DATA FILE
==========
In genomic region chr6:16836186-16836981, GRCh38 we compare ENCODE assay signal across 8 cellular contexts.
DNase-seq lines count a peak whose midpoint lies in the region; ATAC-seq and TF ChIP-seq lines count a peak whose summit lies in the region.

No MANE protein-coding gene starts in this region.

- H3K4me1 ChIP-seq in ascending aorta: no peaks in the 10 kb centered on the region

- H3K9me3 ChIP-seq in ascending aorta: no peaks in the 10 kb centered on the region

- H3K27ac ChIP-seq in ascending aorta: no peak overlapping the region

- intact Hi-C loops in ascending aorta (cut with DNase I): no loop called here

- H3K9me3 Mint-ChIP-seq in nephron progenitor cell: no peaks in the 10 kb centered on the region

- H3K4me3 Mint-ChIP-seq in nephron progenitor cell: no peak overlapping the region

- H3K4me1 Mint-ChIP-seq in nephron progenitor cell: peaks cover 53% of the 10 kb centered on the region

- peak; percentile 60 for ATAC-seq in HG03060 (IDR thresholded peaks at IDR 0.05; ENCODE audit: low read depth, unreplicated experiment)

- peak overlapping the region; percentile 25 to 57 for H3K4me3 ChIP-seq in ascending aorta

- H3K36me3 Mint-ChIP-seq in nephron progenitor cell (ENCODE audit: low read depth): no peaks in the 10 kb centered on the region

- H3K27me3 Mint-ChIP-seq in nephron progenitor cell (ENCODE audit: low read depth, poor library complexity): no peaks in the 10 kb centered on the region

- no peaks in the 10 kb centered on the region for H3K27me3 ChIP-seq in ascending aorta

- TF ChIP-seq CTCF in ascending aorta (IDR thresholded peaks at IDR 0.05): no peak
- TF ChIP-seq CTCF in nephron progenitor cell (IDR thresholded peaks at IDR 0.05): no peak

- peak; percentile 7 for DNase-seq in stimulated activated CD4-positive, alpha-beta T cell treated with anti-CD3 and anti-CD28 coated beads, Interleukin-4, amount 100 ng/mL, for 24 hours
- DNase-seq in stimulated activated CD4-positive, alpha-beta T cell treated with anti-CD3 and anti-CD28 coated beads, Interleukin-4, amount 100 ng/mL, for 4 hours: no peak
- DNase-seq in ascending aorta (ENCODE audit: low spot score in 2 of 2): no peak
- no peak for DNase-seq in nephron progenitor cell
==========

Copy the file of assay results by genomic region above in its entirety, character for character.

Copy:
In genomic region chr6:16836186-16836981, GRCh38 we compare ENCODE assay signal across 8 cellular contexts.
DNase-seq lines count a peak whose midpoint lies in the region; ATAC-seq and TF ChIP-seq lines count a peak whose summit lies in the region.

No MANE protein-coding gene starts in this region.

- H3K4me1 ChIP-seq in ascending aorta: no peaks in the 10 kb centered on the region

- H3K9me3 ChIP-seq in ascending aorta: no peaks in the 10 kb centered on the region

- H3K27ac ChIP-seq in ascending aorta: no peak overlapping the region

- intact Hi-C loops in ascending aorta (cut with DNase I): no loop called here

- H3K9me3 Mint-ChIP-seq in nephron progenitor cell: no peaks in the 10 kb centered on the region

- H3K4me3 Mint-ChIP-seq in nephron progenitor cell: no peak overlapping the region

- H3K4me1 Mint-ChIP-seq in nephron progenitor cell: peaks cover 53% of the 10 kb centered on the region

- peak; percentile 60 for ATAC-seq in HG03060 (IDR thresholded peaks at IDR 0.05; ENCODE audit: low read depth, unreplicated experiment)

- peak overlapping the region; percentile 25 to 57 for H3K4me3 ChIP-seq in ascending aorta

- H3K36me3 Mint-ChIP-seq in nephron progenitor cell (ENCODE audit: low read depth): no peaks in the 10 kb centered on the region

- H3K27me3 Mint-ChIP-seq in nephron progenitor cell (ENCODE audit: low read depth, poor library complexity): no peaks in the 10 kb centered on the region

- no peaks in the 10 kb centered on the region for H3K27me3 ChIP-seq in ascending aorta

- TF ChIP-seq CTCF in ascending aorta (IDR thresholded peaks at IDR 0.05): no peak
- TF ChIP-seq CTCF in nephron progenitor cell (IDR thresholded peaks at IDR 0.05): no peak

- peak; percentile 7 for DNase-seq in stimulated activated CD4-positive, alpha-beta T cell treated with anti-CD3 and anti-CD28 coated beads, Interleukin-4, amount 100 ng/mL, for 24 hours
- DNase-seq in stimulated activated CD4-positive, alpha-beta T cell treated with anti-CD3 and anti-CD28 coated beads, Interleukin-4, amount 100 ng/mL, for 4 hours: no peak
- DNase-seq in ascending aorta (ENCODE audit: low spot score in 2 of 2): no peak
- no peak for DNase-seq in nephron progenitor cell